An official website of the European Union. See all European Institutions
“The process was largely well organised by the Malawi Electoral Commission (MEC) and voting on election day was well-managed. But despite a generally peaceful campaign the pre-election period was marked also by tensions and an unlevel playing field,” said Miroslav Poche, Chief Observer of the EU Election Observation Mission (EU EOM).
In terms of the preparations for the elections, Mr Poche stated: “The process was well-managed by MEC, and MEC’s inclusive and transparent approach meant that stakeholders retained a high level of confidence in the election management body. Of particular note was the improved integrity of the voter register, a revised and public election calendar and the creation of constituency tally centres.”
In considering the election campaign, the Chief Observer of the EU EOM said: “The campaign was competitive, with a strong sense of public engagement at rallies and civic education events. However, despite being largely peaceful, there were some incidents and heightened tension. This was not helped by the various claims of “rigging” in the midst of the campaign. We also observed misuse of handouts and state resources and overall there was an unlevel playing field in favour of the ruling party”.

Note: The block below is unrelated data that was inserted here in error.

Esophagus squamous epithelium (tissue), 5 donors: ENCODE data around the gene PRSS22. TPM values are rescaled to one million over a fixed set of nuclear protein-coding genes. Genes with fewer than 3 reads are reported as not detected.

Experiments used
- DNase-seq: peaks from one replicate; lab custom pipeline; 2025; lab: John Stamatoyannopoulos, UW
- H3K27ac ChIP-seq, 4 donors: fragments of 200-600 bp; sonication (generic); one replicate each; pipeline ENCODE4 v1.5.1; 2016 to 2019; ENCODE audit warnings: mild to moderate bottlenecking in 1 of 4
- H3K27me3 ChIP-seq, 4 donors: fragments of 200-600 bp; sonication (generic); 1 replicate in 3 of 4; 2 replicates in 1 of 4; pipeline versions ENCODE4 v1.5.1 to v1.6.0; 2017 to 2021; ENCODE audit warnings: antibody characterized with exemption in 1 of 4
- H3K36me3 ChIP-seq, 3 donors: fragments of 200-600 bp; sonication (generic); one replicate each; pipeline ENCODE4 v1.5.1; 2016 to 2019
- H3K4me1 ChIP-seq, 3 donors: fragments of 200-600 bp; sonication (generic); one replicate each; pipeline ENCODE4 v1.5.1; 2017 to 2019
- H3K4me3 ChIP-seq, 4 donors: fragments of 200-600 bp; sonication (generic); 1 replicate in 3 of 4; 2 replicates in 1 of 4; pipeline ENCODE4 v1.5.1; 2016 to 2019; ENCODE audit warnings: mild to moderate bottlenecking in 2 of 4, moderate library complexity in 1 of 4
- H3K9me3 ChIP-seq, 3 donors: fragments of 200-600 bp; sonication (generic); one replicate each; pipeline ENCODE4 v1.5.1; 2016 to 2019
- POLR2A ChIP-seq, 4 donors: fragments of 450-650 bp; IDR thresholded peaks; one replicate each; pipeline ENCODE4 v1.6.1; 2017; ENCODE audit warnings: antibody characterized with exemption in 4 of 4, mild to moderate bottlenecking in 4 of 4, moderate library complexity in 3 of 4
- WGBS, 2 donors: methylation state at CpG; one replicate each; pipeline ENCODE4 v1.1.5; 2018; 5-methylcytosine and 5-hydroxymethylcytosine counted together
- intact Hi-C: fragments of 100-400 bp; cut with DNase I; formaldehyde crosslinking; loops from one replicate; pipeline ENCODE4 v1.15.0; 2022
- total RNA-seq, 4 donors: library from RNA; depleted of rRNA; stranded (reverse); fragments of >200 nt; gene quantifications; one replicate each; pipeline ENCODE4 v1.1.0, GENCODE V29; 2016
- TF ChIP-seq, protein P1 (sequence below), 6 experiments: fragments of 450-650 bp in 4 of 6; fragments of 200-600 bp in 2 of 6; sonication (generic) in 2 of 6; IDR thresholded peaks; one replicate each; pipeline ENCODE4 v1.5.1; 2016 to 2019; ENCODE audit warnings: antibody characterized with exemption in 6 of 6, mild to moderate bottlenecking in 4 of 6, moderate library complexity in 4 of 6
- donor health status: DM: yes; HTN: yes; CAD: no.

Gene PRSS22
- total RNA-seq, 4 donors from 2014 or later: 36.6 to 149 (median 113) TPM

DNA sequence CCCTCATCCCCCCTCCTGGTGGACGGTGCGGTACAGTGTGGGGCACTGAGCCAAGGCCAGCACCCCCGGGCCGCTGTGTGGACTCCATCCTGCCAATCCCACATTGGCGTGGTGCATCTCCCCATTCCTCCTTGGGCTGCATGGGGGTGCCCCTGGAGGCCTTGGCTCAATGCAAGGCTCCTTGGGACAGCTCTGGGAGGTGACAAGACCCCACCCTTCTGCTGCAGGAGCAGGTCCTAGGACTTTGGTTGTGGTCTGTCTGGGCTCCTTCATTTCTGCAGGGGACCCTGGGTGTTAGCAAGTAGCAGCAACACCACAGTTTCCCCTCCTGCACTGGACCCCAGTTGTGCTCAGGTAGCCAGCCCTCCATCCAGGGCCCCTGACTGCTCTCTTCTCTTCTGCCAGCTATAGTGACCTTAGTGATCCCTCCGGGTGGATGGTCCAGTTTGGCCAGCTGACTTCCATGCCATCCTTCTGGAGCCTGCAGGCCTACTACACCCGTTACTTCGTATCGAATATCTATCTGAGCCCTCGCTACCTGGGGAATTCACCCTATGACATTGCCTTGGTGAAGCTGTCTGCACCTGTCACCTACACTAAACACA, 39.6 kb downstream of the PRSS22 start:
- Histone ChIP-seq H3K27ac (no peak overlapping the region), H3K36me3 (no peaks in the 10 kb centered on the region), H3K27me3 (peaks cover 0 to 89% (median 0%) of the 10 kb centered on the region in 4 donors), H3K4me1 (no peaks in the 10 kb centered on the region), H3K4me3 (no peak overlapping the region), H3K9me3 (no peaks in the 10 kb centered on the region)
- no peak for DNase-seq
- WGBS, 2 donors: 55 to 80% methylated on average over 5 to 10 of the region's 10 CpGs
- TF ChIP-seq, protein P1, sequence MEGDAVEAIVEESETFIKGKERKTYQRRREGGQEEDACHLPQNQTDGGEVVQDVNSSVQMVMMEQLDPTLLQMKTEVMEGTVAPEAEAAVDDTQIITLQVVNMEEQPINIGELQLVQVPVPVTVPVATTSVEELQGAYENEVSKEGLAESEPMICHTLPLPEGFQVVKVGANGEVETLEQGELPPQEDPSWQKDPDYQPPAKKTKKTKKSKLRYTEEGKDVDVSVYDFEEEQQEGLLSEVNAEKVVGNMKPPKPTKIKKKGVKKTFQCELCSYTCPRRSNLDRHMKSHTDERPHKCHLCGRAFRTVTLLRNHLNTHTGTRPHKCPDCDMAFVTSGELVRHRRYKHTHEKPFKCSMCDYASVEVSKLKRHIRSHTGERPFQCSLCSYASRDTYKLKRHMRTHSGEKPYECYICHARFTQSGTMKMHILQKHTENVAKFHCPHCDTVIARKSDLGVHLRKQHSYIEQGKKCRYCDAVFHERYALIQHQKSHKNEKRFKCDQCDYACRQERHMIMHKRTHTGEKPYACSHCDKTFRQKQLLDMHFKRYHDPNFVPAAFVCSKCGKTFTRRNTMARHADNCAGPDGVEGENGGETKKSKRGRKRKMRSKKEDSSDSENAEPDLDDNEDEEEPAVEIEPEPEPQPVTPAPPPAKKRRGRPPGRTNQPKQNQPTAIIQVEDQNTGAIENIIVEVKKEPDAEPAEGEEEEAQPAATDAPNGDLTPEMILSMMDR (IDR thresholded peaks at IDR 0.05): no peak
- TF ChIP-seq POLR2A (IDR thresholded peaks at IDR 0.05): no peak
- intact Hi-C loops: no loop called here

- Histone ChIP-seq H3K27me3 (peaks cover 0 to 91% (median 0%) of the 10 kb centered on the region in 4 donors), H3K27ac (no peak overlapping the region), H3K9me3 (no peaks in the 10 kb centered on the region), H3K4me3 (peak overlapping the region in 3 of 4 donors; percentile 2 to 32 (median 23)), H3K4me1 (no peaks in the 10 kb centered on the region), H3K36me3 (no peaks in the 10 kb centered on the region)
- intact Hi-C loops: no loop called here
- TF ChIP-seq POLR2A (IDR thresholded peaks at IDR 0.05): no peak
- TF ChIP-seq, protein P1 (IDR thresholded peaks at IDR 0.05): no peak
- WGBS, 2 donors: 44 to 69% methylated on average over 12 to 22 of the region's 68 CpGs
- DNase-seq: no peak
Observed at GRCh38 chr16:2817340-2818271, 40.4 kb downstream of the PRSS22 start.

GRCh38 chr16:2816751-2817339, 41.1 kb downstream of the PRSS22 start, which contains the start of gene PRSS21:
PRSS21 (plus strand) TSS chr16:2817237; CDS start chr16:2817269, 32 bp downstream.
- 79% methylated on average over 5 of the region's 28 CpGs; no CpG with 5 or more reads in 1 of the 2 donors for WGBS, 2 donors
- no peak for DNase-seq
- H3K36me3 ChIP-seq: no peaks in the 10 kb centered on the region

The EU EOM has been present in Malawi since 4 April 2019, and had 28 long-term observers covering the districts during the pre-election period. On Election Day, the EU EOM had a total of 83 observers, which reported from 342 polling stations, across 120 constituencies in 27 of the 28 Districts of Malawi. Among the polling stations visited, some 79% were in rural areas.
“On Election Day, EU observers reported very positively on the opening and voting procedures. Poll officials did a good job in often difficult circumstances. The vote count was transparent, but it was less well-managed, partly due to the difficult conditions and partly due to poor adherence to the procedures” said the Chief Observer.
“Looking ahead, the tallying of results continues and it is clear that problems with results sheets are causing challenges. The EU EOM will continue to follow this critical part of the process prior to making our final assessment. MEC needs to be allowed to complete its job and the country should remain calm as it awaits the final result” concluded the Chief Observer.”
EU observers remain in the field to follow the results process and the EU EOM will remain in Malawi until 19 June.